"In 1999, the firm I co-founded, Red Envelope, was drafting an S-1 in anticipation of an IPO. At 31, I stood to register $30-60 million on the IPO. The bursting of the bubble damaged us, but the injuries weren’t fatal, and we were the only retail IPO of 2002. In 2008, a longshoreman strike left all our holiday merchandise hostage on a cargo ship 8 miles off the shores of the port of Long Beach. Then, as the credit crisis began to take hold, a prescient analyst at Wells Fargo decided to pull our credit facility. Within 90 days we were Chapter 11. That event, combined with divorce, reduced my net worth 97%.
I didn’t deserve to lose near-everything. What happened wasn’t my fault — ok, maybe the divorce. Regardless, was this fair or (im)moral? Just as there’s no crying in baseball, there’s no fairness in shareholder accretion or destruction. Looking at jets at 31 wasn’t moral or fair either. So, what happened? Exactly what’s supposed to happen in a market economy — downside registered against commensurate upside.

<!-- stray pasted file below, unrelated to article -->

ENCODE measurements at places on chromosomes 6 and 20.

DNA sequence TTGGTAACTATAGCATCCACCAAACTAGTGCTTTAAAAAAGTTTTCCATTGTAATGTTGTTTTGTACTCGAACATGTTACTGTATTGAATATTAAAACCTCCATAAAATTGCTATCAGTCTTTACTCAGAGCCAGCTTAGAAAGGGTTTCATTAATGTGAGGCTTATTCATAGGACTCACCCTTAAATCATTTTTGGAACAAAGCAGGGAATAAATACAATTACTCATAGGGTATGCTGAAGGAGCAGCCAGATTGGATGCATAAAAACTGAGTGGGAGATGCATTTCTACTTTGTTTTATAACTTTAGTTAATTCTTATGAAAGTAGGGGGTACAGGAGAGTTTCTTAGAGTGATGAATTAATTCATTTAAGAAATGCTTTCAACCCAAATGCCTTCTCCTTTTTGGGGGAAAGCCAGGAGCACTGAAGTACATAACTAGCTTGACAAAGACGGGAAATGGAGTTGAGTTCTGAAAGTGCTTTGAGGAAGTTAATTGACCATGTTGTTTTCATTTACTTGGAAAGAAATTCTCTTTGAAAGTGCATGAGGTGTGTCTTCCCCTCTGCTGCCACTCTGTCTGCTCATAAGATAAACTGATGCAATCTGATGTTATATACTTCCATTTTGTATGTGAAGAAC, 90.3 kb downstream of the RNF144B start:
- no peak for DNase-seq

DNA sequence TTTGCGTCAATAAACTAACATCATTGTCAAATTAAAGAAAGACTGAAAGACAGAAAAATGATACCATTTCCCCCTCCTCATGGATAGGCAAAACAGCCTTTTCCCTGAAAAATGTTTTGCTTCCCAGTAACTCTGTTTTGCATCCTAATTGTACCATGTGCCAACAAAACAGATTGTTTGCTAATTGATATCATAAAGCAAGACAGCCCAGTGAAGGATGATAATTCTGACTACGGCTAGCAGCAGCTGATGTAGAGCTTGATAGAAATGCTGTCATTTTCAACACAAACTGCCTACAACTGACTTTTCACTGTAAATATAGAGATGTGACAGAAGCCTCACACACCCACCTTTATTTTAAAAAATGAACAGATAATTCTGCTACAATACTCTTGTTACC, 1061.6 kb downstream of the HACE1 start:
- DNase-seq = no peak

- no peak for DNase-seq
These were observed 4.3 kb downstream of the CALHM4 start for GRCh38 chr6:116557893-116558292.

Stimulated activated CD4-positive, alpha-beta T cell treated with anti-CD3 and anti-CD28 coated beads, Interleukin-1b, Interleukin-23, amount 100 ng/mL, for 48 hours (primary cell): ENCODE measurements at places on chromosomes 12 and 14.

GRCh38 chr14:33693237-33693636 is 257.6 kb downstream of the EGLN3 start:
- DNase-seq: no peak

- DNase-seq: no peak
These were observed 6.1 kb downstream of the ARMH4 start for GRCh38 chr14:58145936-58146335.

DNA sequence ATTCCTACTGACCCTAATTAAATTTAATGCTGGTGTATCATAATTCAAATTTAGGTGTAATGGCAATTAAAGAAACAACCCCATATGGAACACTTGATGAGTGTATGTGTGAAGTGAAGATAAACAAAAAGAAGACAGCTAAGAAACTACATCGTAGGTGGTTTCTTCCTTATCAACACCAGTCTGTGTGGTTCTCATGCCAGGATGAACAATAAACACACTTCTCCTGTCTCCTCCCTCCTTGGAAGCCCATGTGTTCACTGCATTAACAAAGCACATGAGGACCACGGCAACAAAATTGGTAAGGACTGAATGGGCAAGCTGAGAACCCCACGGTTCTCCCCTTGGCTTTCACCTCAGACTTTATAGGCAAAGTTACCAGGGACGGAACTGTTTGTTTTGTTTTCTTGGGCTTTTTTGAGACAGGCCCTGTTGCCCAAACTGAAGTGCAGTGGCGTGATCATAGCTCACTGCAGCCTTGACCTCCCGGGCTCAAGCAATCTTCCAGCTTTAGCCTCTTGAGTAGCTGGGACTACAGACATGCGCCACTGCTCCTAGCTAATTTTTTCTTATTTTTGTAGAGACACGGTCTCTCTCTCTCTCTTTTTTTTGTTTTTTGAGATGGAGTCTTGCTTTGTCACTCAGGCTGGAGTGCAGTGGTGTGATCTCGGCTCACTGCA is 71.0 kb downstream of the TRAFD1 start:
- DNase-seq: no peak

Red Envelope went through something also uniquely American … and productive — bankruptcy. The equity holders (e.g., yours truly) were wiped out (#bummer). However, we did our duty as board members and found a buyer, Liberty Media, who paid our vendors and kept the employees. No job loss, all debtors paid. When a 31-year-old is shopping for jets in November, part of the agreement with the invisible hand is he may lose most/all of it by March. There’s a word for that … capitalism."